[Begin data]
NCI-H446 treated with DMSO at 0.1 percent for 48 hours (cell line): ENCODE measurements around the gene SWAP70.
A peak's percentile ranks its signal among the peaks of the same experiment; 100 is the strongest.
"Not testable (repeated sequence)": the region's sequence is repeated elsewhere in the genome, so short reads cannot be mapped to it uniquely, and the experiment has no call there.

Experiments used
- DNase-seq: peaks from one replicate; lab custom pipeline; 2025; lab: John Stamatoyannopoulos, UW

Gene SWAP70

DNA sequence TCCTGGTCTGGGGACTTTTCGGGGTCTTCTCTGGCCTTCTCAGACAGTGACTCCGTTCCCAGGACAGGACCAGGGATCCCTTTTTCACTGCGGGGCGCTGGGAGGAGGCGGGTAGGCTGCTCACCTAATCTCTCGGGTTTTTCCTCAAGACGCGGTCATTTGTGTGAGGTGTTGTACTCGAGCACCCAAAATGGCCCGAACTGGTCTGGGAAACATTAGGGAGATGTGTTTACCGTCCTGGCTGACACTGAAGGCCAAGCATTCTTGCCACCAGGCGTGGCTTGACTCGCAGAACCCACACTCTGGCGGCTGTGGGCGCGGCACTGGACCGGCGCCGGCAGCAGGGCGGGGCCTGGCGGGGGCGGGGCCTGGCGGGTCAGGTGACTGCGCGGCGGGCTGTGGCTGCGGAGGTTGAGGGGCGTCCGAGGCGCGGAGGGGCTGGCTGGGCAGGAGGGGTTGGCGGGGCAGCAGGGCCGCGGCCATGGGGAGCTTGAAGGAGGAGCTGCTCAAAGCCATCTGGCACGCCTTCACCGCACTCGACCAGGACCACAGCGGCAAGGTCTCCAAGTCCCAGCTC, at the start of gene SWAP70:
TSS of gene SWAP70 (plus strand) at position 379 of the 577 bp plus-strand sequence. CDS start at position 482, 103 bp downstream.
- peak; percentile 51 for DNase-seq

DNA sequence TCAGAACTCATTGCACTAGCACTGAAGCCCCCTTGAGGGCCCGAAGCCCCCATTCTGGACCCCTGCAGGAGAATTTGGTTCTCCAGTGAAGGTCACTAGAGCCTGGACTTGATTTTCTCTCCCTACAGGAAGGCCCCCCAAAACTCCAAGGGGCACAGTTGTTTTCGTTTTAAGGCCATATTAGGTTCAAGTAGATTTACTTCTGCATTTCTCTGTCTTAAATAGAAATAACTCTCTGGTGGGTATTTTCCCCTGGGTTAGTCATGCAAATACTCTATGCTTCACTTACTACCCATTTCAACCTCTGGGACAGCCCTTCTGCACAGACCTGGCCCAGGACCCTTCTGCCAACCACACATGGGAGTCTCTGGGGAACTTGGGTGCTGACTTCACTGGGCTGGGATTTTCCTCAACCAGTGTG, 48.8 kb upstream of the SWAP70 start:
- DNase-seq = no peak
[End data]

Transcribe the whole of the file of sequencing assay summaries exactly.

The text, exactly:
NCI-H446 treated with DMSO at 0.1 percent for 48 hours (cell line): ENCODE measurements around the gene SWAP70.
A peak's percentile ranks its signal among the peaks of the same experiment; 100 is the strongest.
"Not testable (repeated sequence)": the region's sequence is repeated elsewhere in the genome, so short reads cannot be mapped to it uniquely, and the experiment has no call there.

Experiments used
- DNase-seq: peaks from one replicate; lab custom pipeline; 2025; lab: John Stamatoyannopoulos, UW

Gene SWAP70

DNA sequence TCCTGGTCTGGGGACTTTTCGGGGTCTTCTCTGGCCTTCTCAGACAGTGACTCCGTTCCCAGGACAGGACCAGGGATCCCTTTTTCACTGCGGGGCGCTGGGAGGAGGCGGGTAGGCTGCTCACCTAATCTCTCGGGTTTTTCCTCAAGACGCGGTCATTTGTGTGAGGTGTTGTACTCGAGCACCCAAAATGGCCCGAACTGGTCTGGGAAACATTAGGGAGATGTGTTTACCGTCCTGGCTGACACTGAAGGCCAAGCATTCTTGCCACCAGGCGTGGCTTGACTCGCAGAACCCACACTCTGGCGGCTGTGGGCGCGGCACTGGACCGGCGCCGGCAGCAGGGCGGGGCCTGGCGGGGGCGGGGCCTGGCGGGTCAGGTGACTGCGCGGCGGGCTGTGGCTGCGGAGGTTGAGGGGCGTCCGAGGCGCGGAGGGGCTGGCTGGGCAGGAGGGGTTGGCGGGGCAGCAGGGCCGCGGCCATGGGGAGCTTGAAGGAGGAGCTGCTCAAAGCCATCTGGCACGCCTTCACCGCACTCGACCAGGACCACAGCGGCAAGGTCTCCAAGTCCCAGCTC, at the start of gene SWAP70:
TSS of gene SWAP70 (plus strand) at position 379 of the 577 bp plus-strand sequence. CDS start at position 482, 103 bp downstream.
- peak; percentile 51 for DNase-seq

DNA sequence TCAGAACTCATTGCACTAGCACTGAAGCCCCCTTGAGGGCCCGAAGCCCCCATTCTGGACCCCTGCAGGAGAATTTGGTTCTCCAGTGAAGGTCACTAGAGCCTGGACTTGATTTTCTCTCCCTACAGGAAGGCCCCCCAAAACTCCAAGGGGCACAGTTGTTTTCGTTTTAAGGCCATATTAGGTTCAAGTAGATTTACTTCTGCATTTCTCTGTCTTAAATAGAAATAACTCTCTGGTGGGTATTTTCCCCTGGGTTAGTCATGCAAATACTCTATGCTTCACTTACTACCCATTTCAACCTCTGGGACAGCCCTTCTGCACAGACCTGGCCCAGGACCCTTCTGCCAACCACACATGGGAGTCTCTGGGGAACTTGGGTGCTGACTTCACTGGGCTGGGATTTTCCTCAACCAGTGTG, 48.8 kb upstream of the SWAP70 start:
- DNase-seq = no peak